Government drops its appeal case against National Detective Lewis

PHILIPSBURG–After Detective Lyndon Lewis Jr. took the Minister of Justice to court for his correct position and salary scales as a Police Inspector at the National Detective Agency, former Minister of Justice Edson Kirindongo placed Lewis on a paid leave of absence on April 7, 2016, awaiting a judicial decision in the proceedings Lewis had filed.

Kirindongo further explained in his memo that the final decision of Judge would be respected.
Detective Lewis won his case on August 22, 2016, for his position as a Police Inspector at the National Detective Agency as per December 1, 2014.
Kirindongo went against his agreement to respect final decision of the judge and appealed the judgement of August 22, 2016 in the Court of Appeals in Curaçao on September 21, 2016, which extended Lewis’ paid leave of absence.

Current Minister of Justice Raphael Boasman gave the pending case to the Legal Department and it was handled by his Task Force charged with looking at civil cases against Government. The end result of the Task Force effort led to the cancellation of the appeal case that was not yet scheduled to be handled.

In the verdict, the judge ruled that the Minister of Justice has to apply the claims Lewis made to the Governor in his administrative appeal where he pointed out that he was not a Police Major, but instead took the oath before the former Minister of Justice in December 2014 as Police Inspector attached to the National Detectives and as such the Minister of Justice has to destroy the current LB he has on file for Lewis, make a new one where he is a Police Inspector and pay him what is owed to him retroactively to 2014.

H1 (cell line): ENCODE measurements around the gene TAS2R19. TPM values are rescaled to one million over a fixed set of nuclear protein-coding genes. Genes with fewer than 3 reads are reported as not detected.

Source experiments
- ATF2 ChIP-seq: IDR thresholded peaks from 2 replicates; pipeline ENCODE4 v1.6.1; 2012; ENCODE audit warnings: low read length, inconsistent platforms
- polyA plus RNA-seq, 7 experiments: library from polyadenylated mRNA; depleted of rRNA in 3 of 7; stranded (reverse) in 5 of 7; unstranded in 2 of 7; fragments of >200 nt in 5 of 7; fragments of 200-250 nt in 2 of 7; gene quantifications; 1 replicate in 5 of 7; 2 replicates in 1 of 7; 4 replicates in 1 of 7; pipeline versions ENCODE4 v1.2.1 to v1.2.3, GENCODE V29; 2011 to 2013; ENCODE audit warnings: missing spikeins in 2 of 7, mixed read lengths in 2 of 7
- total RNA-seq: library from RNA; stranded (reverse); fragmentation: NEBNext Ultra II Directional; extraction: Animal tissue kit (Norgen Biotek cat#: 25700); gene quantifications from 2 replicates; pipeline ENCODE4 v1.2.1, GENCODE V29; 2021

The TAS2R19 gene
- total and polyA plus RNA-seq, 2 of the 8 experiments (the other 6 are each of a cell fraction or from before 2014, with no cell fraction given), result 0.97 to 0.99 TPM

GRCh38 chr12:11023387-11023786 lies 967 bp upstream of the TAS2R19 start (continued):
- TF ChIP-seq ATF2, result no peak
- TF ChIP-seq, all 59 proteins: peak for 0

The Minister of Justice was also condemned to pay the court costs that Lewis endured.
The Judge outlined all the findings and even showed how Landsrecherche head Ademar Doran had contradicted himself when he said in court that Lewis was not qualified for the job and he required training. However, Doran had signed a letter after Lewis was selected by the selection committee in 2014 stating that Lewis was qualified to hold the function as Police Inspector.

Another point Doran raised is that the function scale 10 is just a concept and not something that is signed off by Government. However, the court ruled that if that function scale has been used in the past and it is in the best interest of the people, then Government has to continue using the concept.
The 12-page verdict showed how Lewis had built up his career ever since he was hired as a police officer.

Lewis said he is happy that he can finally put this issue behind him and focus on working for his country. He added that he still believes in the system and the Minister of Justice. He also made clear that he will continue to defend the people of St. Maarten in the area of law enforcement.

Lewis is currently a candidate on the United St. Maarten Party list for the February 26, election for the Parliament of St. Maarten.

Source: The Daily Herald